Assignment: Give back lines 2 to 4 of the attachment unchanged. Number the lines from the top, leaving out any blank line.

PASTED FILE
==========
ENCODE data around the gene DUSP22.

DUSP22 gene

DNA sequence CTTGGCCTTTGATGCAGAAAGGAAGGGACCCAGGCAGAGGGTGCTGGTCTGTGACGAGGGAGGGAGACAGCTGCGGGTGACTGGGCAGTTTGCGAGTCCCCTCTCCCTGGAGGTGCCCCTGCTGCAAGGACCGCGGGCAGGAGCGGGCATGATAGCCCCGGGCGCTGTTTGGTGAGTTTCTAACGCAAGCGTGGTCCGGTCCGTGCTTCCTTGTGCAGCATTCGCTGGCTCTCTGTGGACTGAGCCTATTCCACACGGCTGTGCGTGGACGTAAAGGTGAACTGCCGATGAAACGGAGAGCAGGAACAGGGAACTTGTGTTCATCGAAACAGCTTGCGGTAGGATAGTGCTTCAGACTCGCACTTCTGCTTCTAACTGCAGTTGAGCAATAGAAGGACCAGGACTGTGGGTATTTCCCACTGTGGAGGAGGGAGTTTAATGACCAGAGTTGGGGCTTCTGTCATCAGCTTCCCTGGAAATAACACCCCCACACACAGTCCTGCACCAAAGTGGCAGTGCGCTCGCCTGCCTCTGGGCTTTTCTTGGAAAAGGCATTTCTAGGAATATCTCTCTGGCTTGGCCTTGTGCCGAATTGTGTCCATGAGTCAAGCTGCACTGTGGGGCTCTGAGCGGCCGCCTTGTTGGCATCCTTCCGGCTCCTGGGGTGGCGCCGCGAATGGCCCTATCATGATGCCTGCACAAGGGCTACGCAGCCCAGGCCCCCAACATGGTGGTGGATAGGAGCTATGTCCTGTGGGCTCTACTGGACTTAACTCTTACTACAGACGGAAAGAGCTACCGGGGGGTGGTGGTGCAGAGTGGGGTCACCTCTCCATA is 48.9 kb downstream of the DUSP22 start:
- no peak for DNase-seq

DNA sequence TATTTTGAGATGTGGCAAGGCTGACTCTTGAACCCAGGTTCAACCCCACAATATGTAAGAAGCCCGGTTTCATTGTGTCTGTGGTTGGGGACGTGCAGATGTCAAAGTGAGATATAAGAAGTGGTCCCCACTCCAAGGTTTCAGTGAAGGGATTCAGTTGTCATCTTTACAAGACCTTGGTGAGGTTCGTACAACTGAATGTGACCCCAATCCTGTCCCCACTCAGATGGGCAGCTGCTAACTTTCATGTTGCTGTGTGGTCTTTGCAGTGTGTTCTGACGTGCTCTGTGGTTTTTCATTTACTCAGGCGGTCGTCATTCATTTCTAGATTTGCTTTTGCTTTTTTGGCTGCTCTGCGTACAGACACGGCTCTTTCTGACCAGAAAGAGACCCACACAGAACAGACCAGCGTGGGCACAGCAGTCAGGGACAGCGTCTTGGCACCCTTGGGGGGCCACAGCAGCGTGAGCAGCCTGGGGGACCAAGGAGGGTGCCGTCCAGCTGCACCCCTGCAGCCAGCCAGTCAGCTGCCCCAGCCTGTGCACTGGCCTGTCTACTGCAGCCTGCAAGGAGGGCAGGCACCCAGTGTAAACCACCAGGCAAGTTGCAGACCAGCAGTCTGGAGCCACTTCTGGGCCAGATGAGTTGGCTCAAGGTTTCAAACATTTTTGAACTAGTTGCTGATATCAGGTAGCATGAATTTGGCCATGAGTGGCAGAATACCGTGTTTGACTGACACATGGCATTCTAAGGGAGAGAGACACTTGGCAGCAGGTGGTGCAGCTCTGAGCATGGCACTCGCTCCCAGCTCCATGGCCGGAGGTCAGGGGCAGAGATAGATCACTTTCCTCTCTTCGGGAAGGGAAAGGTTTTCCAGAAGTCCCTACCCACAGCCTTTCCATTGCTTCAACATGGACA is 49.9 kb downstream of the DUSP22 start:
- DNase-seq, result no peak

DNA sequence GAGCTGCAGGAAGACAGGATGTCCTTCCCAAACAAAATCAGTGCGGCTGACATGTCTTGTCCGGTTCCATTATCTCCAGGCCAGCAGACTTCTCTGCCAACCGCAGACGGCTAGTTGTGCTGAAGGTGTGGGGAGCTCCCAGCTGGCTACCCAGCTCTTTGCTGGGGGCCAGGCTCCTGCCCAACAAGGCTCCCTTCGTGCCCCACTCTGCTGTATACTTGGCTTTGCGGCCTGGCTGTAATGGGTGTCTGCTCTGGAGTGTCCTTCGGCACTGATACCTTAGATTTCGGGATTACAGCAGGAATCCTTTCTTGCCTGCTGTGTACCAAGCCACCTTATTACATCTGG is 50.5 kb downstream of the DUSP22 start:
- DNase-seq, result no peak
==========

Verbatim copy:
DUSP22 gene

DNA sequence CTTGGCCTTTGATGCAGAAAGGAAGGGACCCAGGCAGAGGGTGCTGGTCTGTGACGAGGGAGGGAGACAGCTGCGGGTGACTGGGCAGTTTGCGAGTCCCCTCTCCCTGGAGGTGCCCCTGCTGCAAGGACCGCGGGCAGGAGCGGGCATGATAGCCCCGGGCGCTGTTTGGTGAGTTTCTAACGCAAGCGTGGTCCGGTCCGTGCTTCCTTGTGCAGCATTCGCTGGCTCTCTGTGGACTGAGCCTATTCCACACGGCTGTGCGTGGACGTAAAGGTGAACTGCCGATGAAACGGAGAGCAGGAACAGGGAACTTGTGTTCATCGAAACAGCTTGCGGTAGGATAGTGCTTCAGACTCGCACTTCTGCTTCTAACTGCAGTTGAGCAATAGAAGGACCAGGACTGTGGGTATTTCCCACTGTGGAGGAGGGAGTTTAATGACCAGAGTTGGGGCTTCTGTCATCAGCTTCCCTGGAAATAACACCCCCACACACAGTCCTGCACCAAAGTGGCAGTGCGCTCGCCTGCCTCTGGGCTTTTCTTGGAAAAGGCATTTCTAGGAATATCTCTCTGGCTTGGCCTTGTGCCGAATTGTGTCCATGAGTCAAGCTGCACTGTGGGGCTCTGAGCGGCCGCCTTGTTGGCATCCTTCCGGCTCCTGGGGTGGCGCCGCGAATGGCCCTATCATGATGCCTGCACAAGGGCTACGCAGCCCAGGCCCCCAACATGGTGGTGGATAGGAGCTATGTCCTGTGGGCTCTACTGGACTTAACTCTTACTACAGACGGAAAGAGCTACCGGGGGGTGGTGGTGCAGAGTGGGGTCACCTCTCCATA is 48.9 kb downstream of the DUSP22 start:
- no peak for DNase-seq